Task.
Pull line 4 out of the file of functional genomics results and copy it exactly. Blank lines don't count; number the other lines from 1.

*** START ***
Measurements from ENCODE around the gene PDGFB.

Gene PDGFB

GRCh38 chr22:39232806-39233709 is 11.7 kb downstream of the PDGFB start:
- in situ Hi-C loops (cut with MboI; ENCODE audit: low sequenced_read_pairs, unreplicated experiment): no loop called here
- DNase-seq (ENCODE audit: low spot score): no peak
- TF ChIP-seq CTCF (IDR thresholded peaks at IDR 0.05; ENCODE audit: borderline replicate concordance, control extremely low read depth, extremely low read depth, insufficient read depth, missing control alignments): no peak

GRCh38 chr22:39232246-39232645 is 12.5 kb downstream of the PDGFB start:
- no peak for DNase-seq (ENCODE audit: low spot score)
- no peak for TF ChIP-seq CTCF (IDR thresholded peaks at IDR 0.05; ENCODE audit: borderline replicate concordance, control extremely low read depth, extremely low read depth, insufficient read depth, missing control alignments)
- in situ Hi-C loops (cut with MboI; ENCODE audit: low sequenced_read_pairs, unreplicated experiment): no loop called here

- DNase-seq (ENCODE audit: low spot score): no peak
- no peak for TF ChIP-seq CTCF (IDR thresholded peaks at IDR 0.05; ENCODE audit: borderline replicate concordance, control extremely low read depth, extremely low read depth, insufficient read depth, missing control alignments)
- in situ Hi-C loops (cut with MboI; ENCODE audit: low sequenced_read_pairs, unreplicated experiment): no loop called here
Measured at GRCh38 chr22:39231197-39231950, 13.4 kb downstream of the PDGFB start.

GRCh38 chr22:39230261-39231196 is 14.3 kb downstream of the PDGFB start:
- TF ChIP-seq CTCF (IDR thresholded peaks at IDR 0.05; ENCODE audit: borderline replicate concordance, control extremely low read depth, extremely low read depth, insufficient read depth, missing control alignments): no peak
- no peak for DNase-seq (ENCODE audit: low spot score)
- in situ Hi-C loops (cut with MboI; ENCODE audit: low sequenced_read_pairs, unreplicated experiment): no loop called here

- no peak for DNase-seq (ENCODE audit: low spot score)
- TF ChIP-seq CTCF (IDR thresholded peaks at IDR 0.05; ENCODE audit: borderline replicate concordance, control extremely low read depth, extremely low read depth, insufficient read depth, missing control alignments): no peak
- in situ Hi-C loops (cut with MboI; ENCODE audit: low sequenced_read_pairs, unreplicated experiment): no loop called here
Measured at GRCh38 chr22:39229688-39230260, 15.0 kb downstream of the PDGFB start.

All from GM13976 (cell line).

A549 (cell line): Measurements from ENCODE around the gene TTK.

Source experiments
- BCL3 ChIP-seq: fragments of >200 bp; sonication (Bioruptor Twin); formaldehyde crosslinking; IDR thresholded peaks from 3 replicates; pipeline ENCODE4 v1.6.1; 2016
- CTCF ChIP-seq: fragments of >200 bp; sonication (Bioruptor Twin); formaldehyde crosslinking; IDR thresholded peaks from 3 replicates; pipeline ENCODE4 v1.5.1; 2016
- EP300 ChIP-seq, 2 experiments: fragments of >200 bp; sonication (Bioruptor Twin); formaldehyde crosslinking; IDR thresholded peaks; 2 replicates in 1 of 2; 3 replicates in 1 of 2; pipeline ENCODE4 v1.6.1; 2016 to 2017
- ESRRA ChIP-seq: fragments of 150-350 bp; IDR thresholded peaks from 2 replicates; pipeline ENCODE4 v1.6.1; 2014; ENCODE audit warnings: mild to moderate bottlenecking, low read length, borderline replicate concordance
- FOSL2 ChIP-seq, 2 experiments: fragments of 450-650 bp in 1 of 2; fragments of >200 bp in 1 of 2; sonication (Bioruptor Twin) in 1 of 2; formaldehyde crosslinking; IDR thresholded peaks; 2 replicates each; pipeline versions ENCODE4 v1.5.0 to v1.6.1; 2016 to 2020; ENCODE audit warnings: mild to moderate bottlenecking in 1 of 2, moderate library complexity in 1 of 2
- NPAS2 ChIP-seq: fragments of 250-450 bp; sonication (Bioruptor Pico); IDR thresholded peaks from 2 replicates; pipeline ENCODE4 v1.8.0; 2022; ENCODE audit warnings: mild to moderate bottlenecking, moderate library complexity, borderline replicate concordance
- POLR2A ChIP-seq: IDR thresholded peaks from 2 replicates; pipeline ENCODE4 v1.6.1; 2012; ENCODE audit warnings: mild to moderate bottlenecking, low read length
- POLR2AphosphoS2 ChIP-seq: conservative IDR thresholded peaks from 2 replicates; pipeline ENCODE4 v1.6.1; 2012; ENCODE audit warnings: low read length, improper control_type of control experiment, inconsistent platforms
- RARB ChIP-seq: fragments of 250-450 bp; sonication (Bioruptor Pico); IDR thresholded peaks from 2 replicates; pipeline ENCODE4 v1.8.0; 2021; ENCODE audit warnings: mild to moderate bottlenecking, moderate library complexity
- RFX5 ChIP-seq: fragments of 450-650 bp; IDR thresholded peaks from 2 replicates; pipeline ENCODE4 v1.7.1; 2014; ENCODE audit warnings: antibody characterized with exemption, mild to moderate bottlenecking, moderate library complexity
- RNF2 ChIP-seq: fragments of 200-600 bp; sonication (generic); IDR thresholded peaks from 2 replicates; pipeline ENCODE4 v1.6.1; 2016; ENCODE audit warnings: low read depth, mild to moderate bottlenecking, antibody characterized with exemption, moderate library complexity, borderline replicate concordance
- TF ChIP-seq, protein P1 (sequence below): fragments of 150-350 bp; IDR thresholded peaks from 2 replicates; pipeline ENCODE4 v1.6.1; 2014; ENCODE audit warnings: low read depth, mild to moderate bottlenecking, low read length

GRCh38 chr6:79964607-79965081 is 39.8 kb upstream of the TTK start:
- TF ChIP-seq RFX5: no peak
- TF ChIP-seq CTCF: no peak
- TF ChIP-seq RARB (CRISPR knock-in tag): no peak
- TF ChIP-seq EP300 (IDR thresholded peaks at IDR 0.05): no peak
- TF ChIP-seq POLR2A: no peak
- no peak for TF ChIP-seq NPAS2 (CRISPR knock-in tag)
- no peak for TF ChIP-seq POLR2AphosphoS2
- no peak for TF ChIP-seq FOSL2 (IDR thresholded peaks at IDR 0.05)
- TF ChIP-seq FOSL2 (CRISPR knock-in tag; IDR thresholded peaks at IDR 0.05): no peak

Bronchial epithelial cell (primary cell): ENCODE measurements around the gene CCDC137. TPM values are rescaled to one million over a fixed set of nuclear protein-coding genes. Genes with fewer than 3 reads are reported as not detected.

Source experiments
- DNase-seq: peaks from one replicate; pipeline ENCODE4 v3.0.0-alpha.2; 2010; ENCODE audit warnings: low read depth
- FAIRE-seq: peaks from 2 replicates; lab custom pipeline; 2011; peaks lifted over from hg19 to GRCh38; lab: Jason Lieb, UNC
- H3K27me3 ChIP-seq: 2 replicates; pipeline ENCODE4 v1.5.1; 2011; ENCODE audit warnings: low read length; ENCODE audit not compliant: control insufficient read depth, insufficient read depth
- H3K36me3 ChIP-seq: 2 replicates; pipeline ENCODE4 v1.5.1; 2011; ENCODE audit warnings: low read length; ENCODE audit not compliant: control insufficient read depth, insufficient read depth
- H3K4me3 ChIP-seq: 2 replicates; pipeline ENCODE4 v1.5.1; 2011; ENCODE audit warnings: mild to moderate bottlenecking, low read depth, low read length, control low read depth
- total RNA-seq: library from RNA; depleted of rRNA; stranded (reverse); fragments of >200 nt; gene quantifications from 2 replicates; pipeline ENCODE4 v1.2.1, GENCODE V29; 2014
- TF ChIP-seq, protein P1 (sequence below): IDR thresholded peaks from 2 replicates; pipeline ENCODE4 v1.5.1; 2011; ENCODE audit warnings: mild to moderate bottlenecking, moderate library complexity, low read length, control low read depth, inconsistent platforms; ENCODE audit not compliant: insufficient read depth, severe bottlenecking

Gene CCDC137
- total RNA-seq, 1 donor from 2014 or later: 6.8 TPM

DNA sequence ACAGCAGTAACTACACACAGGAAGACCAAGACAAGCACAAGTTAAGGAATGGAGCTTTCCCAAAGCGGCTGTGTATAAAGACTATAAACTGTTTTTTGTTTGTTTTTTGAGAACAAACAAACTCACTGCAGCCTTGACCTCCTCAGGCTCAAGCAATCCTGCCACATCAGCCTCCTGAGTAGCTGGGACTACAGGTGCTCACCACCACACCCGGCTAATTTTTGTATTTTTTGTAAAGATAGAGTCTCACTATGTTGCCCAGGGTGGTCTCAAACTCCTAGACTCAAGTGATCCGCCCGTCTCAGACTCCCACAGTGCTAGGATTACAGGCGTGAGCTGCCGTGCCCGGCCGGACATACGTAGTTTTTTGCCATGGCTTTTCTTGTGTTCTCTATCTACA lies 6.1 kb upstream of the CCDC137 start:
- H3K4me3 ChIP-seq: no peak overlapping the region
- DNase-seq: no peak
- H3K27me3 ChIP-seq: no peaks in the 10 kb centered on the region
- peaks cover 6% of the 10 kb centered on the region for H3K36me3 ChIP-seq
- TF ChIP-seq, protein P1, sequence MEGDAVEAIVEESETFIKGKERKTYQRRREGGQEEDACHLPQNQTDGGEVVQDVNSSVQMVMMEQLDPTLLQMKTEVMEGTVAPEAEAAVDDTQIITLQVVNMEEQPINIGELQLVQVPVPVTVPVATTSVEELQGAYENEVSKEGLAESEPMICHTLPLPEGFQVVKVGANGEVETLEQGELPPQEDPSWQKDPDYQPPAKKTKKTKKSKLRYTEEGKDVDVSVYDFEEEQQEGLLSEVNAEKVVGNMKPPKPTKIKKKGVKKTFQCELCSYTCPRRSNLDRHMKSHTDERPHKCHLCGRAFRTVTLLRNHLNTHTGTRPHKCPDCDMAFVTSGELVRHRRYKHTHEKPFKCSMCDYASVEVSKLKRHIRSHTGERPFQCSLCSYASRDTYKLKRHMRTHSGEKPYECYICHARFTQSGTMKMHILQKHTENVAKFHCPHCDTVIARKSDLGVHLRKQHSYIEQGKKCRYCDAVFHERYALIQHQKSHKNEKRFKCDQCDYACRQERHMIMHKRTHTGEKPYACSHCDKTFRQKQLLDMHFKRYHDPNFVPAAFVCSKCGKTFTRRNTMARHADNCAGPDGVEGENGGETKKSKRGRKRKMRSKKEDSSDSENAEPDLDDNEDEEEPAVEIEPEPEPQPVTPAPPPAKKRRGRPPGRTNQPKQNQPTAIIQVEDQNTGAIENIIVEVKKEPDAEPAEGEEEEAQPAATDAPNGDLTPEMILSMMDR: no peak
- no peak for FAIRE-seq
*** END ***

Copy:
- in situ Hi-C loops (cut with MboI; ENCODE audit: low sequenced_read_pairs, unreplicated experiment): no loop called here